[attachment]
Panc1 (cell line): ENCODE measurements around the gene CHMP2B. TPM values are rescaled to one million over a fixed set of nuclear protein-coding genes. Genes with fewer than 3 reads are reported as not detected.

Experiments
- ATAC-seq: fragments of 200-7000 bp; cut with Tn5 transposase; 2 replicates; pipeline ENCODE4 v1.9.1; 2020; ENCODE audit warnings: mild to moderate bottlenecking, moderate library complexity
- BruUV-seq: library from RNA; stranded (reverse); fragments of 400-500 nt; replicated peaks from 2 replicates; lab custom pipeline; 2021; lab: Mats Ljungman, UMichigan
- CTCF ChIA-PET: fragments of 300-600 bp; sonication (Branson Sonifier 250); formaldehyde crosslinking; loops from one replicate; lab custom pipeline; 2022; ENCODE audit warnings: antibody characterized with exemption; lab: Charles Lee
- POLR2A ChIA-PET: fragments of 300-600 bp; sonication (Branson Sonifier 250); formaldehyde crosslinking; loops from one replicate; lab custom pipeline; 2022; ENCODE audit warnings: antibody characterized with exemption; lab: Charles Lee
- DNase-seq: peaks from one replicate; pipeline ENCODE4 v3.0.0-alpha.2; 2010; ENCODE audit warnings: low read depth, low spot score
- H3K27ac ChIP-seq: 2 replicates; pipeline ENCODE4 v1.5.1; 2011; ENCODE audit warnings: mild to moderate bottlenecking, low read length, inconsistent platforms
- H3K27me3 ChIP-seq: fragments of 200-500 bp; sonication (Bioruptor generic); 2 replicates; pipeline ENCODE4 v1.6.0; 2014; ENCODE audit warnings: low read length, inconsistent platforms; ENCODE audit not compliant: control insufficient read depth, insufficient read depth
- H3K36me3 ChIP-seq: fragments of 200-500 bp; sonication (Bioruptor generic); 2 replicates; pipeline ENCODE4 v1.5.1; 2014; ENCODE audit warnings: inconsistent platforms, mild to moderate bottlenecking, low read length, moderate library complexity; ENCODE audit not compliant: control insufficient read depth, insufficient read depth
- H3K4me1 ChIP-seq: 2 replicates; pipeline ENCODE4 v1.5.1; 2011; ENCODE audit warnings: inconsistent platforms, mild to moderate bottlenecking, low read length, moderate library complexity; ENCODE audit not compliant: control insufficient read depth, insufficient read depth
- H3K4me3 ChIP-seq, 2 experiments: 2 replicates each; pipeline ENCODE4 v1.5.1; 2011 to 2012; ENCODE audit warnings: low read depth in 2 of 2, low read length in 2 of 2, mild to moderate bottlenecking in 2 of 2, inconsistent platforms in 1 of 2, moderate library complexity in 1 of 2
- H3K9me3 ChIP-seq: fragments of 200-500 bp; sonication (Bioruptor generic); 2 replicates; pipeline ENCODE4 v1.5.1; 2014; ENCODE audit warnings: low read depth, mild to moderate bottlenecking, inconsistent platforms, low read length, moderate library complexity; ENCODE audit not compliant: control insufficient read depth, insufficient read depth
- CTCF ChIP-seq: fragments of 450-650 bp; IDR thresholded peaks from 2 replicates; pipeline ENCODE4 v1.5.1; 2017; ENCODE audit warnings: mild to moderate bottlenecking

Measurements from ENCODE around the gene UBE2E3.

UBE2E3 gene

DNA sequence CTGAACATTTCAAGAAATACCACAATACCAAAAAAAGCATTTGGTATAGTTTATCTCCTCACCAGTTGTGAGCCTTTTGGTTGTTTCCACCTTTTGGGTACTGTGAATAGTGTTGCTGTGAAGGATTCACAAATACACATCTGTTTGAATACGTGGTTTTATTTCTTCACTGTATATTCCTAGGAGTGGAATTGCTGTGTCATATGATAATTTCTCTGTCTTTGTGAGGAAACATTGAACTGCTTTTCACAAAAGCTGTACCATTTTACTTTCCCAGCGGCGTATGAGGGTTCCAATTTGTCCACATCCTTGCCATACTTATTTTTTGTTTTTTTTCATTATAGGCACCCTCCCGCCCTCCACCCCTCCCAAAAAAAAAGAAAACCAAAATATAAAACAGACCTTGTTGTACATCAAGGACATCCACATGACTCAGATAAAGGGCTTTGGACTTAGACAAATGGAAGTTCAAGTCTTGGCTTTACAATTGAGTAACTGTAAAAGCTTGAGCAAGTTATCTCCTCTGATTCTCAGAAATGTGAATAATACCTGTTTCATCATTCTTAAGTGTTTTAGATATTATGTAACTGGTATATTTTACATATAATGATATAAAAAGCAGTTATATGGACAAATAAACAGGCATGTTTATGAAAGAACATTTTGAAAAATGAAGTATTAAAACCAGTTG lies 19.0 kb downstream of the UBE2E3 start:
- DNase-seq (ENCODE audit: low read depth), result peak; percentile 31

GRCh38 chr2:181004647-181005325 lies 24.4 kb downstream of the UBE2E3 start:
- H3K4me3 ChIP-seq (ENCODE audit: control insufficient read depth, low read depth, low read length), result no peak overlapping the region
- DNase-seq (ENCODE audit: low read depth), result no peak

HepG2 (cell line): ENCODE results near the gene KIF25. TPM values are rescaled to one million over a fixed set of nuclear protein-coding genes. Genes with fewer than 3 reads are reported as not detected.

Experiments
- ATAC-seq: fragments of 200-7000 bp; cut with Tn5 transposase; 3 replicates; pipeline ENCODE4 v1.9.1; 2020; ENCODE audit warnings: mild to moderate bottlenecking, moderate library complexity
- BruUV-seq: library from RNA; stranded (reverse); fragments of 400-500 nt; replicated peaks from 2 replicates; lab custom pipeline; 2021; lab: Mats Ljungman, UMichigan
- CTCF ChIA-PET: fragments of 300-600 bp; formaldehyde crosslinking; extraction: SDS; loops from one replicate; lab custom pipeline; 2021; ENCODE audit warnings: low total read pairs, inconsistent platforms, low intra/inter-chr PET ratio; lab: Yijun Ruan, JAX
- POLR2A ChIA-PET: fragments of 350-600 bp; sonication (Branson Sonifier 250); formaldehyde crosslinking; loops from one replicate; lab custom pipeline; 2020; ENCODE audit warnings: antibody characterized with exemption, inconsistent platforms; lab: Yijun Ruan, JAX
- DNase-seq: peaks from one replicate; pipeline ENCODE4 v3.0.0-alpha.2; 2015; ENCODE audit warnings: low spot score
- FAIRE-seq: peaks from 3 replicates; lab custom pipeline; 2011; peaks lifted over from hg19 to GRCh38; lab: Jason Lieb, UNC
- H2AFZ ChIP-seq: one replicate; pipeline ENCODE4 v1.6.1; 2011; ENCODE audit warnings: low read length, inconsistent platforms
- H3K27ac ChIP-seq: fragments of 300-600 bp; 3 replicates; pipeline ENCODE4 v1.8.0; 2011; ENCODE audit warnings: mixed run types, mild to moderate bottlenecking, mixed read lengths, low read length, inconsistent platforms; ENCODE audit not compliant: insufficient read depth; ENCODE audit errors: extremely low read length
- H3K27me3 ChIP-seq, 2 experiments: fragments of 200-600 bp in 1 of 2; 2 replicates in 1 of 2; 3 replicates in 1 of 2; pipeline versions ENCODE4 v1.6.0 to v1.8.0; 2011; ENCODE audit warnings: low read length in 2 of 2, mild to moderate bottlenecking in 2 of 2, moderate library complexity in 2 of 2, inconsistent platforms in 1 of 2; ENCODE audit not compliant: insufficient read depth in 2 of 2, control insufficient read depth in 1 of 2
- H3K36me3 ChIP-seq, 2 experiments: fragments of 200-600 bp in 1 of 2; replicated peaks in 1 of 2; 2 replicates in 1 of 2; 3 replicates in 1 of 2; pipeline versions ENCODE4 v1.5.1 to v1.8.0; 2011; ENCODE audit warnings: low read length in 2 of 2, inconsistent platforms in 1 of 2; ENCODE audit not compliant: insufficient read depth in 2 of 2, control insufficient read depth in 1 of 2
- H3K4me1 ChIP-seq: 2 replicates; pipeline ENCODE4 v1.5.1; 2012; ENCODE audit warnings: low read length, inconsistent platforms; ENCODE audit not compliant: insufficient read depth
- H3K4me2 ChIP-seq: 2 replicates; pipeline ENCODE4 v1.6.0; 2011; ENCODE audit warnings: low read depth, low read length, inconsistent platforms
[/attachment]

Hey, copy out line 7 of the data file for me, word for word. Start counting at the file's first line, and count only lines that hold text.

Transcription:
- DNase-seq: peaks from one replicate; pipeline ENCODE4 v3.0.0-alpha.2; 2010; ENCODE audit warnings: low read depth, low spot score